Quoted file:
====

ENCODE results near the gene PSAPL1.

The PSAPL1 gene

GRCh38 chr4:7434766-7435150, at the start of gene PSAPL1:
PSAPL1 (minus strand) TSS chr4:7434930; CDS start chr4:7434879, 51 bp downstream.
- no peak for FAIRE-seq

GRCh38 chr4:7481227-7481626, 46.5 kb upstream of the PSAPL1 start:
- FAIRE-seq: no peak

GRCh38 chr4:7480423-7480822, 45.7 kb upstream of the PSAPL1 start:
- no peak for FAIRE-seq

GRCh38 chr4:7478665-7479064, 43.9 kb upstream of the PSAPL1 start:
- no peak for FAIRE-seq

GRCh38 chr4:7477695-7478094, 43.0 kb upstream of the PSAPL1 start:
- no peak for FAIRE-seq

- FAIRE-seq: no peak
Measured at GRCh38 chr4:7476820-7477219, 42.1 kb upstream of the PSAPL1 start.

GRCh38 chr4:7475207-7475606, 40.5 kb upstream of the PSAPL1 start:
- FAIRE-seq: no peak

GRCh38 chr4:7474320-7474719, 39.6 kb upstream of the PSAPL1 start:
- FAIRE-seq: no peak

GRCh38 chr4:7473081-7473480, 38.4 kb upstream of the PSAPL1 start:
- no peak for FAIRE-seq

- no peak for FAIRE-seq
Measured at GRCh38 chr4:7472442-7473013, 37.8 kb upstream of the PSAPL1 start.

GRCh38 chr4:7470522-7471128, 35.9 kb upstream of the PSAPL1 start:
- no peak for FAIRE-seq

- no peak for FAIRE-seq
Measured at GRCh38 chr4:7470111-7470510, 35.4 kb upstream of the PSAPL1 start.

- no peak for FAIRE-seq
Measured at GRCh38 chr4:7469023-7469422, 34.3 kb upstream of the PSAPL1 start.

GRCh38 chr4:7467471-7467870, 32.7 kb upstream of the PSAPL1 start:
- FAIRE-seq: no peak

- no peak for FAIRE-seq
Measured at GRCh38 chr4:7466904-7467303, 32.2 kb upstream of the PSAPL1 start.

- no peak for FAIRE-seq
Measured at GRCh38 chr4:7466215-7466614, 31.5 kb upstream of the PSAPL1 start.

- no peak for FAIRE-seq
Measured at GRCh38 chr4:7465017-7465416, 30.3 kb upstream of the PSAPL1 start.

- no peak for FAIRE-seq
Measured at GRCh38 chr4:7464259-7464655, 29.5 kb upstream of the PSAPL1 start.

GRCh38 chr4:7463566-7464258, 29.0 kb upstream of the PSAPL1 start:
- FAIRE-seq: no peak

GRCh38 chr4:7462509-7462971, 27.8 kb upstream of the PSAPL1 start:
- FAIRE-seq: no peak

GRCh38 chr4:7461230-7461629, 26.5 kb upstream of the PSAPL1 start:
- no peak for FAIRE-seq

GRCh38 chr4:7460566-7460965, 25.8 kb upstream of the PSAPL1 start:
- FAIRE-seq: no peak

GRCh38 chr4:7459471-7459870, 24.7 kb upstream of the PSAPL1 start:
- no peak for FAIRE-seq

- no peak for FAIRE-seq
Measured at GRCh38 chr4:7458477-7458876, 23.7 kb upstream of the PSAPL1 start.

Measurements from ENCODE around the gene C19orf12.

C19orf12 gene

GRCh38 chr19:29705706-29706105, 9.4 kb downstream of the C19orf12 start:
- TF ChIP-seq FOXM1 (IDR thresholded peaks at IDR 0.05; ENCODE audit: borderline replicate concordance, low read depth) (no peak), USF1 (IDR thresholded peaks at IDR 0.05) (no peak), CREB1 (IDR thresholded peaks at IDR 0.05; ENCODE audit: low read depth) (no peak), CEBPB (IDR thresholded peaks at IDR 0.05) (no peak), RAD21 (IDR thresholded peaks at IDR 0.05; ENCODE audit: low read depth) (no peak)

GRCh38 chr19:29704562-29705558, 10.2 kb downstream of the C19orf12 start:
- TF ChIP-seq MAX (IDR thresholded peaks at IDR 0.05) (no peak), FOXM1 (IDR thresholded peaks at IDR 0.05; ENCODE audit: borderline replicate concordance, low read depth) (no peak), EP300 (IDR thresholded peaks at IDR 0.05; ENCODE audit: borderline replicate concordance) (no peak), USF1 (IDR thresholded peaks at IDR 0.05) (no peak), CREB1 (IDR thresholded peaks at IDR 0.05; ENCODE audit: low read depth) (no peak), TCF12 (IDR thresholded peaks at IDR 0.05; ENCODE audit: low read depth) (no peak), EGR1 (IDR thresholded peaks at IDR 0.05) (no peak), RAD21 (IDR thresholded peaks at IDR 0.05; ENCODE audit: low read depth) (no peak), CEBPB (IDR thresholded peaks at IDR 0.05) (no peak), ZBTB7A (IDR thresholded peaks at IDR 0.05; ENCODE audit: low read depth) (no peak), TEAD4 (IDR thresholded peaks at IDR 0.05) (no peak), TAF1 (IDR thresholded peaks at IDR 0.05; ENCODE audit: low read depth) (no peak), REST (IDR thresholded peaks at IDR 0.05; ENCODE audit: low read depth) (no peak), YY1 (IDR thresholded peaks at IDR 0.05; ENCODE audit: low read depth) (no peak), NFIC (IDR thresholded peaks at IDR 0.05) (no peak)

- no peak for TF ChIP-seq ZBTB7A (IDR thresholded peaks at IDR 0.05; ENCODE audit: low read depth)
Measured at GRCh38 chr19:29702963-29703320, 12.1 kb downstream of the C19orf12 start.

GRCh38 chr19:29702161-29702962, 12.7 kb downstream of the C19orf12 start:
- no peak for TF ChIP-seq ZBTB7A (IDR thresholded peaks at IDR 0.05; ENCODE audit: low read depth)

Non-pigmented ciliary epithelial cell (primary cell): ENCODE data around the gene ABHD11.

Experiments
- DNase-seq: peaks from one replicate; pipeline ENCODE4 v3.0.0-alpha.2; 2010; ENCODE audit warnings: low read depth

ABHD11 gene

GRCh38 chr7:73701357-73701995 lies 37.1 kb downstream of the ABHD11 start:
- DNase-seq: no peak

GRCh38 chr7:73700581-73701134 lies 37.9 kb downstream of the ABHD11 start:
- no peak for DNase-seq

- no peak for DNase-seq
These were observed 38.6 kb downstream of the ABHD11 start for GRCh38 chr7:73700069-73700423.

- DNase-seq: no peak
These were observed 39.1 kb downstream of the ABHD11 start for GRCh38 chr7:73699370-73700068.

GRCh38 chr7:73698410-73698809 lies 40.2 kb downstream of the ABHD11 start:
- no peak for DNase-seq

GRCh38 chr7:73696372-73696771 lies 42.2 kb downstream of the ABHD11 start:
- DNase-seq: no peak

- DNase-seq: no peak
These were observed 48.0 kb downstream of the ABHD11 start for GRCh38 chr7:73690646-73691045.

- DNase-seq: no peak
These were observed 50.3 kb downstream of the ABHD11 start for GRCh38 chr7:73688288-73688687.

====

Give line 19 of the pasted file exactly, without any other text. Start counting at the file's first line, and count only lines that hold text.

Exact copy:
- FAIRE-seq: no peak